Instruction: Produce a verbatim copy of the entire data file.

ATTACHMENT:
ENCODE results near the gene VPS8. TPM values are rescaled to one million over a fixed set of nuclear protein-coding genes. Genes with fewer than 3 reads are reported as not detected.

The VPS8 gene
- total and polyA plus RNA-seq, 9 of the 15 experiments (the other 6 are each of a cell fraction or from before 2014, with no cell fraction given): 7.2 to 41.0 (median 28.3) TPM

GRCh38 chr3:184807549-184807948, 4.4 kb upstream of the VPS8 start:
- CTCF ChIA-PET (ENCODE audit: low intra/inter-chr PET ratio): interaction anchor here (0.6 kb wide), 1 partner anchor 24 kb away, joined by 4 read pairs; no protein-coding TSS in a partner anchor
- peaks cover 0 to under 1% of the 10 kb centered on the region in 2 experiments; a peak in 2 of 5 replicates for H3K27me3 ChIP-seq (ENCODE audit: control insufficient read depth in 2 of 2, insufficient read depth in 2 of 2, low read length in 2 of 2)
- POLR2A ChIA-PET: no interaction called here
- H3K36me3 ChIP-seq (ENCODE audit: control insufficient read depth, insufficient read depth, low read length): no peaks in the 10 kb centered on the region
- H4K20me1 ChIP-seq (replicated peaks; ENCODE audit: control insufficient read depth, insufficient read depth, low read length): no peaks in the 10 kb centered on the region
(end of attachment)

ENCODE results near the gene VPS8. TPM values are rescaled to one million over a fixed set of nuclear protein-coding genes. Genes with fewer than 3 reads are reported as not detected.

The VPS8 gene
- total and polyA plus RNA-seq, 9 of the 15 experiments (the other 6 are each of a cell fraction or from before 2014, with no cell fraction given): 7.2 to 41.0 (median 28.3) TPM

GRCh38 chr3:184807549-184807948, 4.4 kb upstream of the VPS8 start:
- CTCF ChIA-PET (ENCODE audit: low intra/inter-chr PET ratio): interaction anchor here (0.6 kb wide), 1 partner anchor 24 kb away, joined by 4 read pairs; no protein-coding TSS in a partner anchor
- peaks cover 0 to under 1% of the 10 kb centered on the region in 2 experiments; a peak in 2 of 5 replicates for H3K27me3 ChIP-seq (ENCODE audit: control insufficient read depth in 2 of 2, insufficient read depth in 2 of 2, low read length in 2 of 2)
- POLR2A ChIA-PET: no interaction called here
- H3K36me3 ChIP-seq (ENCODE audit: control insufficient read depth, insufficient read depth, low read length): no peaks in the 10 kb centered on the region
- H4K20me1 ChIP-seq (replicated peaks; ENCODE audit: control insufficient read depth, insufficient read depth, low read length): no peaks in the 10 kb centered on the region